“The rails will be integral to what we are doing. There will be many rail moves. There will be more rail moves but shorter moves. The rails will be moved twice. a week with a larger setting for Wednesday through Friday, such as 63 feet, and a shorter one for Saturday and Sunday, perhaps 0 or 7,” he said. “You want to use the whole track. You can’t do anything with horses that run 50 feet wide. But if you can defend seven-eighths and three-eighths of turns, that helps. Very helpful in determining how much we can race on this track and how it will sustain before we have to close. at some point and grow again.”
The Tapeta course also helps. In general, because turf horses can treat all-weather surfaces, it allows the racing office to cancel grass races due to wet conditions without scratching and disrupting the race schedule. of trainers and owners.
“What we’re going to do for us at Tapeta. We’re not going to push it if we’re not sure about the state of the pitch,” Lakow said. “At least we have something for the owners who are paying the bills. They don’t have to regroup if their horse is ready to go and wait three more weeks for the next race. When he We haven’t had a field since June, the riders really stepped up. They understood the situation and they supported Tapeta quite well. It was a superior course. It was a very forgivable course. I’ve run reports and favorites win on Tapeta more often than on land or grass.”
Joseph said about 70% of his turf horses control Tapeta and welcomed the additional turf, which is about 60 feet wide.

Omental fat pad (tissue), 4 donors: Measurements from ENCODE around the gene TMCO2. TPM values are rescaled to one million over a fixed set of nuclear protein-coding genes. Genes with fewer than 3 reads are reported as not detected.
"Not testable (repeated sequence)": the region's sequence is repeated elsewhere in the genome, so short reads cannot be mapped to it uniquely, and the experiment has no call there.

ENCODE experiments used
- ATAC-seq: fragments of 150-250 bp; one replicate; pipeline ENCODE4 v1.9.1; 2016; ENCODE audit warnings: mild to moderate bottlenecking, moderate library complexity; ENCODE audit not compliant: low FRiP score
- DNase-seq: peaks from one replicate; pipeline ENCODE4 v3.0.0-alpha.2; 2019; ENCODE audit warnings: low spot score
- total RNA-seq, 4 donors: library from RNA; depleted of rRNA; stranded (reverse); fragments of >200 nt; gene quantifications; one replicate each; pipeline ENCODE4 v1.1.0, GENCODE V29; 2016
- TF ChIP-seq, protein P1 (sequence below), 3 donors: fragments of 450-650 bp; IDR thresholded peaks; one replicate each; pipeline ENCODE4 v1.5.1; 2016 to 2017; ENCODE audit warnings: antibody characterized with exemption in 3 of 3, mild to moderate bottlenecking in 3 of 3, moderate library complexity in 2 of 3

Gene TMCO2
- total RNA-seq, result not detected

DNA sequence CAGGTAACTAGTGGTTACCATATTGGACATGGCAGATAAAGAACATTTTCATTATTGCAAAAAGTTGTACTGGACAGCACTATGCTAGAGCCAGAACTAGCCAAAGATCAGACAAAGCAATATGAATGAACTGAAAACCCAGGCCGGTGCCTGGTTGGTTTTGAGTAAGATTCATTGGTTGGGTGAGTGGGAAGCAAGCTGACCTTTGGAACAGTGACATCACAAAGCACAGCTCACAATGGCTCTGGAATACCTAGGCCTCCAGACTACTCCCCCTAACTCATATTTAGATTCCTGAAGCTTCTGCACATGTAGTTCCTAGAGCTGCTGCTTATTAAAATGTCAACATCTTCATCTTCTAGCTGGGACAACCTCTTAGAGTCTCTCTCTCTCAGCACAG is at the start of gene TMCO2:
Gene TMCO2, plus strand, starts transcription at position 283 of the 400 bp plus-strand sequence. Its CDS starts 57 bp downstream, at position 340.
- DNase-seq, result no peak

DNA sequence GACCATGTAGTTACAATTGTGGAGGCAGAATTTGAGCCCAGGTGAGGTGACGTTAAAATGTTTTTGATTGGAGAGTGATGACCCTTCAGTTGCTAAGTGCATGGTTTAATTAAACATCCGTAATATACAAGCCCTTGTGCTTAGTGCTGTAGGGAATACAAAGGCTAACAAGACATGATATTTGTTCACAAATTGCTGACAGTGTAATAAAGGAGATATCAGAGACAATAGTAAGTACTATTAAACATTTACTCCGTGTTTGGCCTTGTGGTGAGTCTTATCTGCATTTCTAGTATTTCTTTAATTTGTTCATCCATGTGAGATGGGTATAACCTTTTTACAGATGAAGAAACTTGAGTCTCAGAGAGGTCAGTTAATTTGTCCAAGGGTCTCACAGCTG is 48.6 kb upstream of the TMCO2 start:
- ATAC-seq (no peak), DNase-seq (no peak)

“I’ve noticed 70 percent of my horses have converted their grass to Tapeta,” said Joseph, top coach at the track’s 2021-22 championship meeting. “That makes it manageable. I don’t mind Tapeta because every day, I know it’s going to be a stable surface. You don’t have to worry about slipping or losing a race on the grass. You I know what I’ll get.”
Of course, for all of Dickinson’s meticulous work and planning, the unalterable X-factor is Mother Nature, in southern Florida, giving followers headaches with a series of brief showers but sometimes strong continuously.
“Rain is something I’m going to have to deal with,” Dickinson said. “Southern California doesn’t rain. In Florida it rains all the time. You can send humidity information every day in Del Mar. That never changes. But in Florida, you get rain every 20 minutes. One side of the world. The track can be wet and the track can be dry. It’s a new experience for me.”
After all, guess what there’s really something “new” about Gulfstream Park’s turf.